MFS Investment Management agreed Thursday to pay $225 million and suspend two top executives in resolving federal and state regulators’ allegations that the mutual-fund giant permitted trading abuses in its funds.
The anticipated settlement, reached jointly with the Securities and Exchange Commission and New York and New Hampshire regulators, imposes one of the harshest financial penalties regulators have extracted so far from companies implicated in the unfolding fund industry scandal.
Boston-based MFS, a unit of Canadian insurer Sun Life Financial will pay $225 million, including a $50 million penalty, to compensate shareholders in funds where improper trades occurred.
In addition, MFS chief executive John Ballen and chief investment officer Kevin Park have been barred for three years from serving as an officer or director of any company in the fund industry, and each will pay $315,000, including a $250,000 fine, Cutler said.
Ballen also was slapped with a nine-month suspension from the fund business in any capacity, and Park, a six-month suspension, for failing to uncover or identify the improper trades.
“This is still another case of a mutual fund company failing to put the interests of their clients first,” Stephen Cutler, SEC enforcement director, told reporters.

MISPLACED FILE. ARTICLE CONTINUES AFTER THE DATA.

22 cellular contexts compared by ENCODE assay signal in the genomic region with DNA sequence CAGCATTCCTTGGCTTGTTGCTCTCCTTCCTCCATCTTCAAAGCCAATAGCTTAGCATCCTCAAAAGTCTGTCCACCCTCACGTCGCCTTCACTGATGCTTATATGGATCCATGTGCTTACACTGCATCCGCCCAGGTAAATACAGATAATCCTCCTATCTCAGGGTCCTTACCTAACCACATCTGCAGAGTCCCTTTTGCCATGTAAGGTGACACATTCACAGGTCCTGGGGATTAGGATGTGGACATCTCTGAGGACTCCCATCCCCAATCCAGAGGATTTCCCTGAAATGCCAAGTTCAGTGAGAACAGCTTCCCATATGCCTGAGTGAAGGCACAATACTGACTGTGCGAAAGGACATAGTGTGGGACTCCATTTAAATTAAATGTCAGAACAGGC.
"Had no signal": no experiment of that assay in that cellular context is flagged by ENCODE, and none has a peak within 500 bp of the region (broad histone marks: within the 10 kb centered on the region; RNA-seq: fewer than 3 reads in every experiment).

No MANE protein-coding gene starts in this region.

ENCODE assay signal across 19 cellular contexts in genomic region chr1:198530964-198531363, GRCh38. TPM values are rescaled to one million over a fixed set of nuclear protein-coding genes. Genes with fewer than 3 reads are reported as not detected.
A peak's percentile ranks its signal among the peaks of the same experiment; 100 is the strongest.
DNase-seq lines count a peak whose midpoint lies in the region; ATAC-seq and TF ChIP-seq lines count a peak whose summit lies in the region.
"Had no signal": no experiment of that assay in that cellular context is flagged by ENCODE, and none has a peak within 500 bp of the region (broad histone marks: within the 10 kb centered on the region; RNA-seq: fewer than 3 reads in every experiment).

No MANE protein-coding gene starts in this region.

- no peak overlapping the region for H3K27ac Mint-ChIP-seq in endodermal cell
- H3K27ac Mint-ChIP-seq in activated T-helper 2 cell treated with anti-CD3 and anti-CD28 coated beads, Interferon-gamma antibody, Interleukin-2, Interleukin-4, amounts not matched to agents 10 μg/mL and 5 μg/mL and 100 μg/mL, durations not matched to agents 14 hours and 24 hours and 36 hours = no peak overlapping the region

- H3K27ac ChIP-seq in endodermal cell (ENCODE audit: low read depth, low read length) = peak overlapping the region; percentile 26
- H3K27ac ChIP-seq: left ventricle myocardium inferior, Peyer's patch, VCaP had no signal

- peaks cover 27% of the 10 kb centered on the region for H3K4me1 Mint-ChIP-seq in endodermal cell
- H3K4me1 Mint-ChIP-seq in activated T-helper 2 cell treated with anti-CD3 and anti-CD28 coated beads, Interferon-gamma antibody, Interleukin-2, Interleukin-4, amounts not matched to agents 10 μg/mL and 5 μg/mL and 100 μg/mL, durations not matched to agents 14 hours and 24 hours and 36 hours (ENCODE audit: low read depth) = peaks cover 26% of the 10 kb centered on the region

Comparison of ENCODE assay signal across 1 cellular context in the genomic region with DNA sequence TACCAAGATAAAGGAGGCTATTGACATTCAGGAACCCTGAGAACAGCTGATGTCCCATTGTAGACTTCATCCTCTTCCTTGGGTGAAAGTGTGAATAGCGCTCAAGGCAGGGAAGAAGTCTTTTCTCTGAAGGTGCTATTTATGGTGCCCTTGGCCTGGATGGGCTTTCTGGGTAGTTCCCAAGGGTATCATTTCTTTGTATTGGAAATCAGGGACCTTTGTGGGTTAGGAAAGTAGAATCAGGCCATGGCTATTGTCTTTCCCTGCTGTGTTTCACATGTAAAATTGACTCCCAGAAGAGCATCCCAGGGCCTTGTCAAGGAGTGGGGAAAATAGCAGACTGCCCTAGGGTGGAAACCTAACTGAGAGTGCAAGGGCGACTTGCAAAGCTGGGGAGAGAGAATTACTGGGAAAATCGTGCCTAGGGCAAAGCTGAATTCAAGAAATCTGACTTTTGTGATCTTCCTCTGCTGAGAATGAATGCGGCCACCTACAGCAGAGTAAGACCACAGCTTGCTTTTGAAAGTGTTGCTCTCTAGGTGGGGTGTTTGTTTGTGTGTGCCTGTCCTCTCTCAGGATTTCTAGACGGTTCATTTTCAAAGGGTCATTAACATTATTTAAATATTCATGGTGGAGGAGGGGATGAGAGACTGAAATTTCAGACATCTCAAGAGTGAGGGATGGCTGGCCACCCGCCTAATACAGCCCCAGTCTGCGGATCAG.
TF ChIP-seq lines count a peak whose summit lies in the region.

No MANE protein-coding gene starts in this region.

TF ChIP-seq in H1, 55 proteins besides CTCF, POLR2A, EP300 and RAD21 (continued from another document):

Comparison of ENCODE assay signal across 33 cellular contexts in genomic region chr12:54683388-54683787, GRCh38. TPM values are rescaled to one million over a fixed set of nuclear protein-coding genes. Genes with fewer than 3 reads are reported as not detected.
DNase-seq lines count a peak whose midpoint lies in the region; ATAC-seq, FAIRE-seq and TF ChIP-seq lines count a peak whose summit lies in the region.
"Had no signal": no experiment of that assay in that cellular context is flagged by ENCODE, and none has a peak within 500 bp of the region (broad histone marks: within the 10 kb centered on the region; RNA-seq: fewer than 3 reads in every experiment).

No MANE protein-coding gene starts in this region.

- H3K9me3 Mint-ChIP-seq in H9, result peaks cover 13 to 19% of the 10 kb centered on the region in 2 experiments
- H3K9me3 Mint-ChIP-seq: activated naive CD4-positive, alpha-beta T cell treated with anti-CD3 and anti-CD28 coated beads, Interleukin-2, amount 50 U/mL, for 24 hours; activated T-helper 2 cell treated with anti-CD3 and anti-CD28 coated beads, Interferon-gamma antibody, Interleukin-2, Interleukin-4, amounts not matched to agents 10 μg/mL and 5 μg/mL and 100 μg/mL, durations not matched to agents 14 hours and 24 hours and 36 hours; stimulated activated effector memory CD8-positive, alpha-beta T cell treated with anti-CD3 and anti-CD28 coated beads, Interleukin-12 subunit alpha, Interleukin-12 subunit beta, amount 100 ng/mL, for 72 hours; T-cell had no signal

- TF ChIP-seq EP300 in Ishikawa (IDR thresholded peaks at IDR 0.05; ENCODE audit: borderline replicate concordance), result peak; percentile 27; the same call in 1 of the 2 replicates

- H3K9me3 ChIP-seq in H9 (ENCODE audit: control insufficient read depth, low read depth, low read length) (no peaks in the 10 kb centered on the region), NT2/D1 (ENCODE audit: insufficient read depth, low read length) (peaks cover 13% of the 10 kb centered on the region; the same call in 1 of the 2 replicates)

MFS also agreed to reduce fund fees by $25 million a year, or $125 million, for the next five years, as part of a separate arrangement with New York Attorney General Eliot Spitzer.
Regulators say MFS allowed privileged investors to conduct frequent trading in 11 funds.
Some of the trading abuses in MFS funds apparently involve illegal late trading activity, Peter Bresnan, acting district administrator in the SEC’s Boston office, said in a telephone interview.
“Our investigation of those late traders is continuing,” Bresnan said. “We know who they are; we’re going to find them, and they’ll be punished.”
Buying or selling funds after the U.S. stock market’s 4 p.m. eastern closing time violates federal securities laws.
Neither the SEC nor the state complaints alleged that that any MFS employees engaged in or knew about late trading.
Market timing, in contrast, isn’t necessarily illegal, but can hurt long-term fund shareholders. The rapid buying and selling can be fraudulent if a fund company prohibits the practice but allows selected customers and employees to engage in it.
“This settlement levels the playing field for all investors in this mutual fund company,” Spitzer said in a written statement. “From now on, market timers will no longer be permitted to profit at the expense of long-term investors,” he added.
MFS also is required to restructure its board so that 75 percent of fund directors are independent, including an independent chairman.
The company promised to hire a compliance officer and an independent consultant to review whether the firm has properly implemented the governance terms of the settlement.
MFS Chairman Jeffrey Shames said in a prepared statement, “While there will still be many challenges ahead, the entire company is focused on shoring up the trust that fund investors and clients have long placed in MFS and delivering on the high standards that all of our constituencies expect of the company.”
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